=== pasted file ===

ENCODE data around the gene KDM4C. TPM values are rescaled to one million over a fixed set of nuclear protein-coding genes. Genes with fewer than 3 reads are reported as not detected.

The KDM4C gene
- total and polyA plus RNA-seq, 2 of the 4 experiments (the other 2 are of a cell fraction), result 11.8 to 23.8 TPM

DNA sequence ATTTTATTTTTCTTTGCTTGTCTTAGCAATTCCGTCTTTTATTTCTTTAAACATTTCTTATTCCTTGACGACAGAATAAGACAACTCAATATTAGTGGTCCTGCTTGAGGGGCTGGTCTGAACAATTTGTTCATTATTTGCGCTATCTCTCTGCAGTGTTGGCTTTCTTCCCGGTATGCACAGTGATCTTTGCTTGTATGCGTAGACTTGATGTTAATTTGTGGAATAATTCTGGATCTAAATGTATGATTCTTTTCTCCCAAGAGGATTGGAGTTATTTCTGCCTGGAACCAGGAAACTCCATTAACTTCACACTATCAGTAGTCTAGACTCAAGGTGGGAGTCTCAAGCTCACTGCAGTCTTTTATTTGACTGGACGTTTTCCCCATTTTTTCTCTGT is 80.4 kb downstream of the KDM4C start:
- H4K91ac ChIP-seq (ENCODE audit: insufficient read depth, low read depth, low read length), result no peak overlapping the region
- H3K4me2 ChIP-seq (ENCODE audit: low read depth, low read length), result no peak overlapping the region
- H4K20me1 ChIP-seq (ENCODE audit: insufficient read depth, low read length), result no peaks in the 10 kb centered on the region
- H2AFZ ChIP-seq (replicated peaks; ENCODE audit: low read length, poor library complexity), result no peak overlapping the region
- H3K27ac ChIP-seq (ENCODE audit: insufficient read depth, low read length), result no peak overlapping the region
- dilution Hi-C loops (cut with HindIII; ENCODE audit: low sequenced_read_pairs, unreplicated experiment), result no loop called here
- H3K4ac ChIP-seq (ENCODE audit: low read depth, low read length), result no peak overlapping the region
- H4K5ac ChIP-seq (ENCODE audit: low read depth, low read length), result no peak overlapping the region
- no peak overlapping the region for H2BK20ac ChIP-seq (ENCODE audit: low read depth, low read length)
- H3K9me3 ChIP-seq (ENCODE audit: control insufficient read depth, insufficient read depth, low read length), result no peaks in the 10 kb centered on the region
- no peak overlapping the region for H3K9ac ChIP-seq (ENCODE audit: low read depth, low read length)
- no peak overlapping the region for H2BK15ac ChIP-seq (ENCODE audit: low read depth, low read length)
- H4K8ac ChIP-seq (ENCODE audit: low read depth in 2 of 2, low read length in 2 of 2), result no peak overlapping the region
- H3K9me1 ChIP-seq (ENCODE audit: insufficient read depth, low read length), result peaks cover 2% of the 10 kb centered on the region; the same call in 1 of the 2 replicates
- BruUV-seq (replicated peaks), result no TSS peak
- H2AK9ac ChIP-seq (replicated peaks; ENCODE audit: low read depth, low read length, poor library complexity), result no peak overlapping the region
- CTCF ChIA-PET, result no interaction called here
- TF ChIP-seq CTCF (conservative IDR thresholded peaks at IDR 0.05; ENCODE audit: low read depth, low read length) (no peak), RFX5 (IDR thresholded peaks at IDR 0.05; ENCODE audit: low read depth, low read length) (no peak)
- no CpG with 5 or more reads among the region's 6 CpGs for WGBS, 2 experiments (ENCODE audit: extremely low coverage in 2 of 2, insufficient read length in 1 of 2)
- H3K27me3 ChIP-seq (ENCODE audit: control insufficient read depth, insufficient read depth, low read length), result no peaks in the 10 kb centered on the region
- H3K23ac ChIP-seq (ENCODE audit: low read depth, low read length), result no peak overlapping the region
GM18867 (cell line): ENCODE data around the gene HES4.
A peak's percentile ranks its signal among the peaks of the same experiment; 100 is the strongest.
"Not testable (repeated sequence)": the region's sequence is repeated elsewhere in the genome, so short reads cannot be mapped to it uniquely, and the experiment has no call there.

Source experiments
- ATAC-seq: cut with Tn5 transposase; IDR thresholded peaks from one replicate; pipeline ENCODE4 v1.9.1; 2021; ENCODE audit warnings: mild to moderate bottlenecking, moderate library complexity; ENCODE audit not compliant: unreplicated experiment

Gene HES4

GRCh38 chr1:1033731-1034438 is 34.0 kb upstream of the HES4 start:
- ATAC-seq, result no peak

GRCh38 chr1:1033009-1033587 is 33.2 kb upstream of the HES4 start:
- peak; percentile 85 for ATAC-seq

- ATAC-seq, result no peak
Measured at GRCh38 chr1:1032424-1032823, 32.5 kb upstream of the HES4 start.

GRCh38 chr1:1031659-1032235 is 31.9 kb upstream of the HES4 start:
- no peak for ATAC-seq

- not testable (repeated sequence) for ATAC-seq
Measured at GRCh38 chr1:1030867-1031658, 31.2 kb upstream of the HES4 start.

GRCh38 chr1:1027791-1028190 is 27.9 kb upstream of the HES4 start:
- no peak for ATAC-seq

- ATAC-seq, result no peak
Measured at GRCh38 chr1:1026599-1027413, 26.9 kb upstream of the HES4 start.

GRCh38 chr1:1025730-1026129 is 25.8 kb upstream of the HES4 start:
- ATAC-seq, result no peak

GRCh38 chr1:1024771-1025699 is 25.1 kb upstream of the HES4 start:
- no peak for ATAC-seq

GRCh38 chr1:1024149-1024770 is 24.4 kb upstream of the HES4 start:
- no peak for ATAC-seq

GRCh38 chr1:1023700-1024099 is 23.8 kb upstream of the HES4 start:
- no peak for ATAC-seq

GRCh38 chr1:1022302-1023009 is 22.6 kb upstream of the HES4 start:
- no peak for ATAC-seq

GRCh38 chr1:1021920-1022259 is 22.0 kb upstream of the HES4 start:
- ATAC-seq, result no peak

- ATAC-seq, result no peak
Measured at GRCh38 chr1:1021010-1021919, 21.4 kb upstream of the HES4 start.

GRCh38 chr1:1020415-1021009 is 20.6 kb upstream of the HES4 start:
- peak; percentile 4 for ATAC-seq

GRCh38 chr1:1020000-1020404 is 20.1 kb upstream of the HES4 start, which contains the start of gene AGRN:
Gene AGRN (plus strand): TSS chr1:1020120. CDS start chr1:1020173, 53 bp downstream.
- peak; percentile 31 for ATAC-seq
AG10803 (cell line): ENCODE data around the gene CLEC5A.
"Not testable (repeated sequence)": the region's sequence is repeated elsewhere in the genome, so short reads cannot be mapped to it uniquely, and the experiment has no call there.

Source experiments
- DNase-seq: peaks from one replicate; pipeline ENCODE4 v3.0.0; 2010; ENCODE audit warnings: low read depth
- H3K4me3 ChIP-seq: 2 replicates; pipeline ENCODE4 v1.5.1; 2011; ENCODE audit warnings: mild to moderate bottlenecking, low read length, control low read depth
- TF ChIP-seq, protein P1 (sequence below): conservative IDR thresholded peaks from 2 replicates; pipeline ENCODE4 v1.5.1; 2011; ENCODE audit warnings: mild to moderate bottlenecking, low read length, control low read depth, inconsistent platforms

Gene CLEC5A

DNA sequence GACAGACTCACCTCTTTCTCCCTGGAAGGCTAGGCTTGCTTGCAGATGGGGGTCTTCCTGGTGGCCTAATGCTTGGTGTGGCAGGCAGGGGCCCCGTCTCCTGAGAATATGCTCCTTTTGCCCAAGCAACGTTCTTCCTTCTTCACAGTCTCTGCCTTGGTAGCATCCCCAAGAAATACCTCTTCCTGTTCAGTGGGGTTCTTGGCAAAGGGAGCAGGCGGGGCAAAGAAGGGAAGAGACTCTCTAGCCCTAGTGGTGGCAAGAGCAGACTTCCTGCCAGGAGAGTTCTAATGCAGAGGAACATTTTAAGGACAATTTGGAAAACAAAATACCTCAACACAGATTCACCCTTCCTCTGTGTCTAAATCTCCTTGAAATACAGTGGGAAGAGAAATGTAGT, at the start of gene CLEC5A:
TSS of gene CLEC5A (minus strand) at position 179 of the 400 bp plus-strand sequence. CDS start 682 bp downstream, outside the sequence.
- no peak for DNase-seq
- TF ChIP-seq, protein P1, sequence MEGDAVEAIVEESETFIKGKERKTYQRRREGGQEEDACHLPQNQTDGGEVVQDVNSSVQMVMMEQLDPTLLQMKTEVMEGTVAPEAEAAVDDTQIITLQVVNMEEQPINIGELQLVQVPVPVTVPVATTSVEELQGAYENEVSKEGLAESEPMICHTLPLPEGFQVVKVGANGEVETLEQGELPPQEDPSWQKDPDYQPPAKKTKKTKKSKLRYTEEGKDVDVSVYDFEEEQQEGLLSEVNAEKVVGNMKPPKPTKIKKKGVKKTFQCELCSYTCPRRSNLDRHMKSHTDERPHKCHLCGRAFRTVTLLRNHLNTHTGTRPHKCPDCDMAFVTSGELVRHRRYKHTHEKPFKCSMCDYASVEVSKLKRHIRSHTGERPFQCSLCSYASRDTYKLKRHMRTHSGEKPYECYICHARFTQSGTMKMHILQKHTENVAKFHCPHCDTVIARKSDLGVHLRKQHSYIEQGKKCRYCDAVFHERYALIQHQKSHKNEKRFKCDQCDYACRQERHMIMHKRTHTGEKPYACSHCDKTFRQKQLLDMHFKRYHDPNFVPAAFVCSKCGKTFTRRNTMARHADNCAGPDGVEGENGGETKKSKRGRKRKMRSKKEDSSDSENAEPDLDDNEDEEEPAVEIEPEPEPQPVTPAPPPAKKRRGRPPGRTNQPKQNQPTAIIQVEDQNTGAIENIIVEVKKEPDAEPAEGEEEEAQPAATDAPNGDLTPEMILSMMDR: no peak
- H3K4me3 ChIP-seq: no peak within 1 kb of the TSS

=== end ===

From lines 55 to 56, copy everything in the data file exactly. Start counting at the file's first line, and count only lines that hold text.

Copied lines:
- no peak for ATAC-seq

GRCh38 chr1:1021920-1022259 is 22.0 kb upstream of the HES4 start: